Data Execution Prevention, more commonly known as DEP, was first introduced in Windows XP Service Pack 2. As its name suggests, DEP is intended to prevent applications from executing code in non-executable regions of memory. DEP raises an exception if it detects executable code loading from the default heap or stack. Since this behavior is indicative of malicious code (legitimate code does not generally load in this manner), DEP protects the browser against attacks rendered, for example, via buffer overflow and similar type vulnerabilities.
Depending on the processor, hardware or software enforced DEP can be implemented on supported operating systems. To enable DEP for Internet Explorer 6 or 7, see:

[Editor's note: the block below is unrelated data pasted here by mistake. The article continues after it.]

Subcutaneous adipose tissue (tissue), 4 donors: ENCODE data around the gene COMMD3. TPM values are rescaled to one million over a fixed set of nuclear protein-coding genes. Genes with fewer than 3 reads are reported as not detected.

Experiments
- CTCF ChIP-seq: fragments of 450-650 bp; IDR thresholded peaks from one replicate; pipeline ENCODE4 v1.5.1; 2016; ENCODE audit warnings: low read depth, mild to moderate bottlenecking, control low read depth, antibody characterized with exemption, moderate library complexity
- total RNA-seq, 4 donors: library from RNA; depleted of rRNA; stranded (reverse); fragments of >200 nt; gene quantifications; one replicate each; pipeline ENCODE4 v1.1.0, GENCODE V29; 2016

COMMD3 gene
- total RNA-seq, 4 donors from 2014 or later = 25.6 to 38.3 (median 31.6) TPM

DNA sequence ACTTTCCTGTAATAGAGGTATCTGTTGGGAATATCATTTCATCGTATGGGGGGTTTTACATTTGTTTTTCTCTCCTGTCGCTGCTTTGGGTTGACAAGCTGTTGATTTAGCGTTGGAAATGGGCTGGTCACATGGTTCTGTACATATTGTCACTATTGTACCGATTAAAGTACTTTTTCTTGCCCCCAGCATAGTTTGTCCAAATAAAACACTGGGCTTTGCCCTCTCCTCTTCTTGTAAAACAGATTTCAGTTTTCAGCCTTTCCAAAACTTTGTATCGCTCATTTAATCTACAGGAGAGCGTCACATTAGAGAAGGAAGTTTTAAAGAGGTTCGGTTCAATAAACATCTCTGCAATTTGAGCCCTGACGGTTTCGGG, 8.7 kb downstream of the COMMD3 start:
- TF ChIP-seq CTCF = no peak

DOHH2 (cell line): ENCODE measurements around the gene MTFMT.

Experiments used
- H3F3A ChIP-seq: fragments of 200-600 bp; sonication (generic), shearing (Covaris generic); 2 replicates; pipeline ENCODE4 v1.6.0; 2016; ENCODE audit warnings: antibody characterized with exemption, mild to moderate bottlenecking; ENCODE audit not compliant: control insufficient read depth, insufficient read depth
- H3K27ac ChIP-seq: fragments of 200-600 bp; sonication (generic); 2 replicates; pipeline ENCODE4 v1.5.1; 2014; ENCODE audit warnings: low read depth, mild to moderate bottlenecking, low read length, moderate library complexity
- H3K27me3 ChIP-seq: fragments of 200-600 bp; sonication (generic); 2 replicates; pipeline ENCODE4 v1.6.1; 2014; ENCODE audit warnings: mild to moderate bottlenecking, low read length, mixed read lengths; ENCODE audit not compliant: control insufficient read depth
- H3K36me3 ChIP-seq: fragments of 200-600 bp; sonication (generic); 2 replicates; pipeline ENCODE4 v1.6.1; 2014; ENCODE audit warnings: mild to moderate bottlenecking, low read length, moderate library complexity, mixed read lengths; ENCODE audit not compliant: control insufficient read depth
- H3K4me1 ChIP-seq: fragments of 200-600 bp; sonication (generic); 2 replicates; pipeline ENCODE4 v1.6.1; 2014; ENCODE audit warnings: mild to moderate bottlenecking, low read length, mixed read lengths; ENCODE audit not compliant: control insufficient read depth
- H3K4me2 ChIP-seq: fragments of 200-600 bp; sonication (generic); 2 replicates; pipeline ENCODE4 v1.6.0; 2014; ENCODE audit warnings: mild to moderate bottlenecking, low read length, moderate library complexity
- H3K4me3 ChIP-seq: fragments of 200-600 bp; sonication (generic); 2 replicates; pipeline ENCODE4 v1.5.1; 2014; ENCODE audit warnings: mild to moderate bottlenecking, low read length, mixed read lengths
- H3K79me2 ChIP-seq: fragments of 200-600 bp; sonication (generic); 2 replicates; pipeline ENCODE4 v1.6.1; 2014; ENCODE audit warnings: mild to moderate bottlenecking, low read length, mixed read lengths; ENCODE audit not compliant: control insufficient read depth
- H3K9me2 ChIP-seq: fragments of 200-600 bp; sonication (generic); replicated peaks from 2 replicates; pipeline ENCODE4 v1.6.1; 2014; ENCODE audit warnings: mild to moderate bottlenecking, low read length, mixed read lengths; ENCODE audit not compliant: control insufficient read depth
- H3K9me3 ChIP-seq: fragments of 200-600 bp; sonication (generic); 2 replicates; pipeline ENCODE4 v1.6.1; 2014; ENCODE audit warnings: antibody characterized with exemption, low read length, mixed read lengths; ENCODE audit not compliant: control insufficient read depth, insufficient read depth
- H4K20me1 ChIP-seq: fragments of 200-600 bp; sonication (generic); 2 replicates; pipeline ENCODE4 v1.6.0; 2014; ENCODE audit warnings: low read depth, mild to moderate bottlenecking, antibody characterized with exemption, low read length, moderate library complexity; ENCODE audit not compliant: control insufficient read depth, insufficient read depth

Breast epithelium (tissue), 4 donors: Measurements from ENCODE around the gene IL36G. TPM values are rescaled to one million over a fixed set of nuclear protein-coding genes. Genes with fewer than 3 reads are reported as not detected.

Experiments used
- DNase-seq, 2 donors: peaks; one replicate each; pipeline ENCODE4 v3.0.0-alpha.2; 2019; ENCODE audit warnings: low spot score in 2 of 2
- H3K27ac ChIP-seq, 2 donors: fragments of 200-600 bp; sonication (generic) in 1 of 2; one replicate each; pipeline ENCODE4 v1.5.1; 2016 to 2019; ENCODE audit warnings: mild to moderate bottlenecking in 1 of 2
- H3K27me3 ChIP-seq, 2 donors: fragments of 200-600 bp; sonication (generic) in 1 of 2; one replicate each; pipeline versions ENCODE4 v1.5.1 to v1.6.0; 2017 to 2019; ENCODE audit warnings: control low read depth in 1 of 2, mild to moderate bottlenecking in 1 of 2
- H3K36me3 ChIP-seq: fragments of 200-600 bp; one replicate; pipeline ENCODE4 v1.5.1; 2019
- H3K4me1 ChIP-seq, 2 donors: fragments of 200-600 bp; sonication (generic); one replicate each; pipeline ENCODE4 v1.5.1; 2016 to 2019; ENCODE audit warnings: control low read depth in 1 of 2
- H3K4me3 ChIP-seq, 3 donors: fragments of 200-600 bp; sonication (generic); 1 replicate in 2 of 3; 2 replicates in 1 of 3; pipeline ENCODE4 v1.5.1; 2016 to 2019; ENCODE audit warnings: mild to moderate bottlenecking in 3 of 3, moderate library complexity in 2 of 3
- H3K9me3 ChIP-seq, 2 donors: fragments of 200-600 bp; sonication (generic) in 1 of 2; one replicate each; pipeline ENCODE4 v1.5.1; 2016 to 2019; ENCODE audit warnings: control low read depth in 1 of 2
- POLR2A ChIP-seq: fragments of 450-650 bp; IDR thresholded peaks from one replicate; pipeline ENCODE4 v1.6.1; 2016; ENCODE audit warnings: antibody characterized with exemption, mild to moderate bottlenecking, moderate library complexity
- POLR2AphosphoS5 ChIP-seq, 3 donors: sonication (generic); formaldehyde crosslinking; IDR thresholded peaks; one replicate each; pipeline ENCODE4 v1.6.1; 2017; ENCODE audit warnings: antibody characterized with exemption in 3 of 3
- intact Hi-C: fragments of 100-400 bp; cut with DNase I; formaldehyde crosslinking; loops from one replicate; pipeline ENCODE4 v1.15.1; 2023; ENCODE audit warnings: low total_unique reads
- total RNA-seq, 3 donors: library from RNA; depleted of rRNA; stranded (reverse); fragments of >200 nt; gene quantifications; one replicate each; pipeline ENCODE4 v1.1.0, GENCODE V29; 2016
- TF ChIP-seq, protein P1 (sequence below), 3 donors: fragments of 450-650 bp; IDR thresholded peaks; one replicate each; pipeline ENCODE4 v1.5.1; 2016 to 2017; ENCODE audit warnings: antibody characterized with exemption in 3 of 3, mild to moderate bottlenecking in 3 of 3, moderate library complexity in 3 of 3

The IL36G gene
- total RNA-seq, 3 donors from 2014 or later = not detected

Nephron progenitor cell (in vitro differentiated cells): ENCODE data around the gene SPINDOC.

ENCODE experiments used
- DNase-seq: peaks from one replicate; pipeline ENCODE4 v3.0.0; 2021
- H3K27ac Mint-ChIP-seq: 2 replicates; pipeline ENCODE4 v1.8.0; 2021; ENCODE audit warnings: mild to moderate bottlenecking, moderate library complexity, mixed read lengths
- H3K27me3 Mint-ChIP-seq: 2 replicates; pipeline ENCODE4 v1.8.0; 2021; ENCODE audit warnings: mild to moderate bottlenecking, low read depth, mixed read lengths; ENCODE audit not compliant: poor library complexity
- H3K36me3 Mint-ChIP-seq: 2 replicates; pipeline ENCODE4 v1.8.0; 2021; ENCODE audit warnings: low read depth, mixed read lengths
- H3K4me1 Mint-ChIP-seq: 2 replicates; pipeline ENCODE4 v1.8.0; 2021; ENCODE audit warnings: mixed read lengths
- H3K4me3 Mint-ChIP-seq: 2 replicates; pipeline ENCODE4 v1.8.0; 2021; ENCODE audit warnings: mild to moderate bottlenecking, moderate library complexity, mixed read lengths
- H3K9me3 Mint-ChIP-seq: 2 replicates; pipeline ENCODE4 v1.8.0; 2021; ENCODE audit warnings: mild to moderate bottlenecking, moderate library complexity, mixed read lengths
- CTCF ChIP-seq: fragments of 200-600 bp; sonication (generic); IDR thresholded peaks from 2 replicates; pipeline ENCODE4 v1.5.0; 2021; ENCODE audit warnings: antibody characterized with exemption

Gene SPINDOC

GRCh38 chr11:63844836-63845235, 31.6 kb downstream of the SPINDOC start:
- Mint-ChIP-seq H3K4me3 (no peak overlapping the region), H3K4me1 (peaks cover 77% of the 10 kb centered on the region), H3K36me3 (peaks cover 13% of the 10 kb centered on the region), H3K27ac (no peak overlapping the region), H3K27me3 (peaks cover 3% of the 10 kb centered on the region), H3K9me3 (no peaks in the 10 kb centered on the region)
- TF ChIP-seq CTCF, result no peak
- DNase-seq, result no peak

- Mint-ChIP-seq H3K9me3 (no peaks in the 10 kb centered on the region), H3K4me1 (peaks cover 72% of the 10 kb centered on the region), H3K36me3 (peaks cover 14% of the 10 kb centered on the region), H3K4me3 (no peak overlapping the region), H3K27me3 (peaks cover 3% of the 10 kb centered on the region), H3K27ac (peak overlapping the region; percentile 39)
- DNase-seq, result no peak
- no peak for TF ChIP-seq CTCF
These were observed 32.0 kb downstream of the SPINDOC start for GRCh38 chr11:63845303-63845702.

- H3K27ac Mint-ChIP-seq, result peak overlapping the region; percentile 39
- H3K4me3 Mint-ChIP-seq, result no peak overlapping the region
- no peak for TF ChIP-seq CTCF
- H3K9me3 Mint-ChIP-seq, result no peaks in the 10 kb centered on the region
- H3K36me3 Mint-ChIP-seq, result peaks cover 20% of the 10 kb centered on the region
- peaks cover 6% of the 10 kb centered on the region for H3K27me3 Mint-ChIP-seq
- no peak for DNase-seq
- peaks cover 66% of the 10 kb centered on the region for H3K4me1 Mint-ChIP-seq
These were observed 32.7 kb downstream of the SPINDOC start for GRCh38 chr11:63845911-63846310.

Internet Explorer 8 has hardware-enforced DEP enabled by default only on the following platforms:
- Internet Explorer 8 on Windows XP Service Pack 3
- Internet Explorer 8 on Windows Vista Service Pack 1 and higher
- Internet Explorer 8 on Windows Server 2008
- Internet Explorer 8 on Windows 7